Tags: seattle

11

sparkline

100 words 011

The time had come for Jeremy to leave Brighton. He was being called away to the far shores of the Pacific Northwest. What would have once been a sea voyage and overland trek lasting for weeks and months took him just nine hours in the belly of a flying machine. Having made landfall in Seattle he then had to stand in front of a room full of his peers at An Event Apart and speak to them about progressive enhancement. Jeremy tries to remain humble but as he stepped off that stage, two words went through his mind: “Nailed. It!”

100 words 009

Last year at An Event Apart in Seattle I was giving a talk about long-term thinking on the web, using The Session as a case study. As a cheap gimmick, I played a tune on my mandolin during the talk.

Chris Coyier was also speaking. He plays mandolin too. Barry—one of the conference attendees—also plays mandolin. So we sat outside, passing my mandolin around.

Barry is back this year and he brought his mandolin with him. I showed him an Irish jig. He showed me a bluegrass tune. Together we played a reel that crossed the Atlantic ocean.

100 words 008

Some sea lions bellow,
Some sleep,
Some crawl on top of others
As they crowd onto a raft
At the Astoria, Oregon
Municipal mooring docks.

What a beautiful poem! I found it captioning an image on the front page of The Seattle Times newspaper which was left outside my hotel room. The image illustrates a story about sea lions; how the sea lion population is doing great, and how that might spell trouble for the salmon population.

On a March morning,
Federal, state and university biologists
Clear space at the Astoria dock
For a day of research.

Animal news poetry.

100 words 007

I’m staying at the Edgewater hotel in Seattle, an unusual structure that is literally on the water, giving it a nautical atmosphere. The views out on the Puget Sound are quite lovely.

Inside, the hotel has more of a Twin Peaks vibe. It feels less like a hotel and more like a lodge.

The hotel is clearly proud of the many rock stars it has hosted over the years. As you settle into your cosy room, you can imagine what it was like when the Beatles were fishing from their balcony, or Led Zeppelin were doing unspeakable things with mudsharks.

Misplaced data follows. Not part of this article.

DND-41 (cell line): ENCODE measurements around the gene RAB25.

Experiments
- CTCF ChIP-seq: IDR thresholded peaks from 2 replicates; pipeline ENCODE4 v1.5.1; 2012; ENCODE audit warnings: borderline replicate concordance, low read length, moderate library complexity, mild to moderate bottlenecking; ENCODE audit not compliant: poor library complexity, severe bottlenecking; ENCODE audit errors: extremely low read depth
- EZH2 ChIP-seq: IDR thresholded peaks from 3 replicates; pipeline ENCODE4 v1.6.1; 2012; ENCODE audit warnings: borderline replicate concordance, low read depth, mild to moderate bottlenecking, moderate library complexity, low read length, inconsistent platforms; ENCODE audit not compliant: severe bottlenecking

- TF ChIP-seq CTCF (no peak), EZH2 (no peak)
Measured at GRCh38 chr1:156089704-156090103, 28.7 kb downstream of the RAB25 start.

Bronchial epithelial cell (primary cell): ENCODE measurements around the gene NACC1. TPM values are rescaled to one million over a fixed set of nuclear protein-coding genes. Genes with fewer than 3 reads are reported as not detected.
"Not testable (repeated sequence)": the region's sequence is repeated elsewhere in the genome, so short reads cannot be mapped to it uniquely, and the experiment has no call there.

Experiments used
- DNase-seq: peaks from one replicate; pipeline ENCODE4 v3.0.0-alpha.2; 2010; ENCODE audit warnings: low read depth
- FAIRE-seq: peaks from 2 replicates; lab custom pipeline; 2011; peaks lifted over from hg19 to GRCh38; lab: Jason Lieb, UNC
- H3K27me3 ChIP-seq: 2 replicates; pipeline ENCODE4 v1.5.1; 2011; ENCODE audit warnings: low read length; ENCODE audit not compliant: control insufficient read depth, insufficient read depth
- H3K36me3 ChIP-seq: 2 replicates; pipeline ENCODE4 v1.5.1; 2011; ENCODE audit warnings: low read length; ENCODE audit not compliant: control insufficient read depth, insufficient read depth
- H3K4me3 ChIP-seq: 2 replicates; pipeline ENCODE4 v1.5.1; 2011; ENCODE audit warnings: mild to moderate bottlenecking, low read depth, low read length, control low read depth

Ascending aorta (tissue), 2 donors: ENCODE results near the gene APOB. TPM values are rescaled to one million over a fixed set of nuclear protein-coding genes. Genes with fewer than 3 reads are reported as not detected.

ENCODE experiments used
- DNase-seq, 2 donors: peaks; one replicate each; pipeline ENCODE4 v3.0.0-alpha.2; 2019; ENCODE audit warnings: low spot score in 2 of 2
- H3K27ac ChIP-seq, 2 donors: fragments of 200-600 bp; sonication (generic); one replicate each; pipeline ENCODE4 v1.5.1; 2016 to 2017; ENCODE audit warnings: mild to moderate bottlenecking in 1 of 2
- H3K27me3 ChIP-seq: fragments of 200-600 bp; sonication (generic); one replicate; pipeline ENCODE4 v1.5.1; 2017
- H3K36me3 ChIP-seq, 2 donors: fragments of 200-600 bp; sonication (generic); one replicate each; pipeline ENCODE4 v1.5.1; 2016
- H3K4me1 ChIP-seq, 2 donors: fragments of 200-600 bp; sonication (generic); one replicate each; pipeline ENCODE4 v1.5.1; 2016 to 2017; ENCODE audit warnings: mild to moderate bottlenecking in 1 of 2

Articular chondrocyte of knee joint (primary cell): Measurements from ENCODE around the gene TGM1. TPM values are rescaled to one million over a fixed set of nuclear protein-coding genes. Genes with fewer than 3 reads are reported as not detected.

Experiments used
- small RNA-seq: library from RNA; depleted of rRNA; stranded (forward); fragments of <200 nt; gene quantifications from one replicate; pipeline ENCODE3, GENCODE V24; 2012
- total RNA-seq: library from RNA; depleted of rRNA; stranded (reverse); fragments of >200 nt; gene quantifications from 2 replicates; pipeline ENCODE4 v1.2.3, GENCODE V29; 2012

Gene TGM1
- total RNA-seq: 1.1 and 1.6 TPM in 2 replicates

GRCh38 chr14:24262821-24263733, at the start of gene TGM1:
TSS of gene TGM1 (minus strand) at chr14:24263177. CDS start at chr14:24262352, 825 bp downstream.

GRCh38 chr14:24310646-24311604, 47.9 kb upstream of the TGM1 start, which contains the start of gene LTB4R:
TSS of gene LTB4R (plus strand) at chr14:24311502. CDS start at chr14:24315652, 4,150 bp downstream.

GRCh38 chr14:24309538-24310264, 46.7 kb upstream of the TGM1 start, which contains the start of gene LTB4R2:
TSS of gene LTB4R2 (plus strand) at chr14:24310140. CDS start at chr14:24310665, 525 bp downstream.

100 words 006

We spent the day yesterday wandering around the Fremont neighbourhood of Seattle. Fremont is home to many sculptural landmarks. There’s a statue of Vladimir Ilyich Lenin, a rocket ship, an apatosaur topiary, and of course, the Fremont troll.

Now that I’ve seen the Fremont troll, I can confirm that it is real. Which is a bit of shame. Just think about it: how awesome would it be if it didn’t actually exist but everyone in Seattle played along, encouraging tourists to check out the Fremont troll? Then when you got there, you found out that you had, yes, been trolled.

100 words 004

I’m staying with my brother-in-law Jeb in Seattle’s Green Lake neighbourhood. Right around the corner from his house, there’s a great little sandwich place called The Butcher & The Baker.

Yes, the mandatory ampersand is there setting off all the hipster alarm bells but, y’know, I’ve been thinking… if the label “hipster” means good food, good coffee, good beer, good music, or good bicycles, well I’m okay with that.

In the case of The Butcher & The Baker, the food is very good indeed. They could probably slap adjectives like “hand-crafted” or “artisinal” on everything they produce.

They make delicious sandwiches.

Hipsters.

Principles Apart

I was nervous as hell before my talk at An Event Apart Seattle. I don’t normally get quite so nervous but it was a new talk and also …it’s An Event Apart! They set a very, very high bar.

Once I got on stage though, I just started geeking out. I was talking about design principles, a subject I find fascinating. I’m hoping that some of my enthusiasm for the subject helped make for a compelling presentation.

It was a whirlwind tour, starting with a long-zoom look at design principles in history before moving on to the web, where I took an up-close-and-personal look at CSS and quite a bit of HTML, before pulling back again to talk about our planet, our solar system and our galaxy. Yes, there was a space elevator.

I mentioned a range of people, organisations and projects that have documented their design principles, but rather than fill up the slides with lots of URLs, I gave just one URL at the start (and end) of the talk:

principles.adactio.com

That’s where I gathering today examples of documented design principles. By “documented” I mean “published on the web.” There are some really interesting principles from disciplines like urban design but as long as they are locked up in books that aren’t addressable on the network, I can’t link to them.

This is a fairly small-scale project so I figured a wiki might be overkill but if you know of any good documented design principles that should be added to the list, let me know

Jeremy Keith, Design Principles, Day II, #aea Jeremy Keith, Design Principles, Day II, #aea

Baran

The first Event Apart of the year has just kicked off here in Seattle. Every Event Apart is excellent, but the Seattle instantiation has two extra things going for it:

  1. a great venue and
  2. a really great hotel with some colourful history.

Jeffrey opened the proceedings with a long-zoom stroll down memory lane, giving us a history lesson of technology, the internet, the web and web standards.

Reflecting on the history of the internet today seems especially poignant with the recent passing of . Which reminds me…

Ten years ago, the Zelig-like Stuart Brand conducted an interview with Paul Baran. You can read the transcript on Wired.

It’s fantastic! A mixture of cold-war history and eerie emergent network effects: